Today, the platform gives Nasdaq visibility across its highly complex and extended application environment, both locally in its data centers and in the cloud, predominantly for Java and .NET applications. Nasdaq uses the platform to see and understand application health, to quickly trace transactions and diagnose issues, and to provide performance insights in pre-production scenarios.

Benefits: Speed, Visibility, and a Compelling Roadmap

Visibility and rapid time to resolution are the primary benefits brings to Nasdaq, along with the potential to access a whole new level of actionable data. Teams have been freed from the onerous task of scouring logs to pinpoint issues, and time to resolution has been dramatically slashed — from hours or days, down to minutes. The platform quickly points to the offending issues, whether in the code, with remote services, or a database.

Abbott cites “the ability to trace a transaction visually and intuitively through the interface” as a major benefit that delivers. That visibility was especially valuable when Nasdaq was migrating a platform from its internal infrastructure to Amazon.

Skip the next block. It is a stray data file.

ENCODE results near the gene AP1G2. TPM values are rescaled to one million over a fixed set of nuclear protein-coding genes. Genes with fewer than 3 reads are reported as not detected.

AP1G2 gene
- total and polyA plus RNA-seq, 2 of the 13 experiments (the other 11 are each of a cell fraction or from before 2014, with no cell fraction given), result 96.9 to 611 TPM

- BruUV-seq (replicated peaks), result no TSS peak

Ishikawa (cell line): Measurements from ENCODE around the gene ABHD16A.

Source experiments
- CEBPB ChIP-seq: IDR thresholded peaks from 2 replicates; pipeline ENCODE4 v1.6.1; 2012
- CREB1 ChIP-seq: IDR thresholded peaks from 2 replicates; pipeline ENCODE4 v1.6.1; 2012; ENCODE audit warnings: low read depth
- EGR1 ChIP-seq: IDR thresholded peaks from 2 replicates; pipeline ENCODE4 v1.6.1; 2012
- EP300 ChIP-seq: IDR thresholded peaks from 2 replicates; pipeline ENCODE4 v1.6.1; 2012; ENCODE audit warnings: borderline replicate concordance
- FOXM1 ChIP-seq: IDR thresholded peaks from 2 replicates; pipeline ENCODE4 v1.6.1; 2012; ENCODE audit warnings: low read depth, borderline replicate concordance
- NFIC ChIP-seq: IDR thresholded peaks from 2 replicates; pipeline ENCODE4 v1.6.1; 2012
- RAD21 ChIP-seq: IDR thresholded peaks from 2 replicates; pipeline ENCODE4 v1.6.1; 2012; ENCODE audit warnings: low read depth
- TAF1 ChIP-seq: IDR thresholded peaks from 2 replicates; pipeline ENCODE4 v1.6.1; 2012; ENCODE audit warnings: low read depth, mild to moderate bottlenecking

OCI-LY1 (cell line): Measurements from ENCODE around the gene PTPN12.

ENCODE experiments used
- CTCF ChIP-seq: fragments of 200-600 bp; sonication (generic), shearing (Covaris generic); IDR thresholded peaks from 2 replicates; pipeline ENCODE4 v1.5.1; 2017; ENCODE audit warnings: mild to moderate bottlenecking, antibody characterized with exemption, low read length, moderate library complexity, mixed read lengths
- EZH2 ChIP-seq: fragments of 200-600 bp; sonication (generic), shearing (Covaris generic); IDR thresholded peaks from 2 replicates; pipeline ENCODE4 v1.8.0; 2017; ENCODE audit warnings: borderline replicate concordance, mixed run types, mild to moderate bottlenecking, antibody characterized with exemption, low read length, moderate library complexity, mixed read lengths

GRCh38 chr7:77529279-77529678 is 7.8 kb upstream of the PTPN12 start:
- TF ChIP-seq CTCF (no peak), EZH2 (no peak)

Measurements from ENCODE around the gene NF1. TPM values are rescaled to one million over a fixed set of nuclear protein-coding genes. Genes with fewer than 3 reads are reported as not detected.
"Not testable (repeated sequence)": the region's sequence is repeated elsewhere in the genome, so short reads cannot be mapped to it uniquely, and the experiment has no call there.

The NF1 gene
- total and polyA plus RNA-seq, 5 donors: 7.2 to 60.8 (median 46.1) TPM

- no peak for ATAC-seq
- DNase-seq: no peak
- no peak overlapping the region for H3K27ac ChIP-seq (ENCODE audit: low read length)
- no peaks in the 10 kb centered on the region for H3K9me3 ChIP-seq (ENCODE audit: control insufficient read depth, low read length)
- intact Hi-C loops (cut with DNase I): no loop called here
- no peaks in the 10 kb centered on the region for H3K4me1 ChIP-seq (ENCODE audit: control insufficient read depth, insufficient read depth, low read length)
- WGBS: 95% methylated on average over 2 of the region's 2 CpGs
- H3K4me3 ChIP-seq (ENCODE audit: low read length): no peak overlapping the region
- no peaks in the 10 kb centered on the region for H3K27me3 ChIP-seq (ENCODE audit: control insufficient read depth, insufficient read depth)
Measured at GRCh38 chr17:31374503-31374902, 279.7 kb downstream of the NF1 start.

“We used extensively to understand how the platform was functioning on Amazon,” Abbott said. “Measuring its performance and understanding how the system was behaving on a completely new infrastructure platform.”

The team and users at Nasdaq speak highly of the platform. Poon reports that the developers who were involved in the proof-of-concept said, “flat out, it’s one of the best tools we’ve deployed here to maximize our application performance.” Abbott says, “It’s a tool that offers seamless traceability and a view that bridge both the APM and the Business product usage effectively.”
Going forward, Nasdaq sees strong alignment between the direction is going and the direction Nasdaq wants its technology to go.

“We continue to work with innovative companies such as to support the Business and leverage Devops, Poon Says.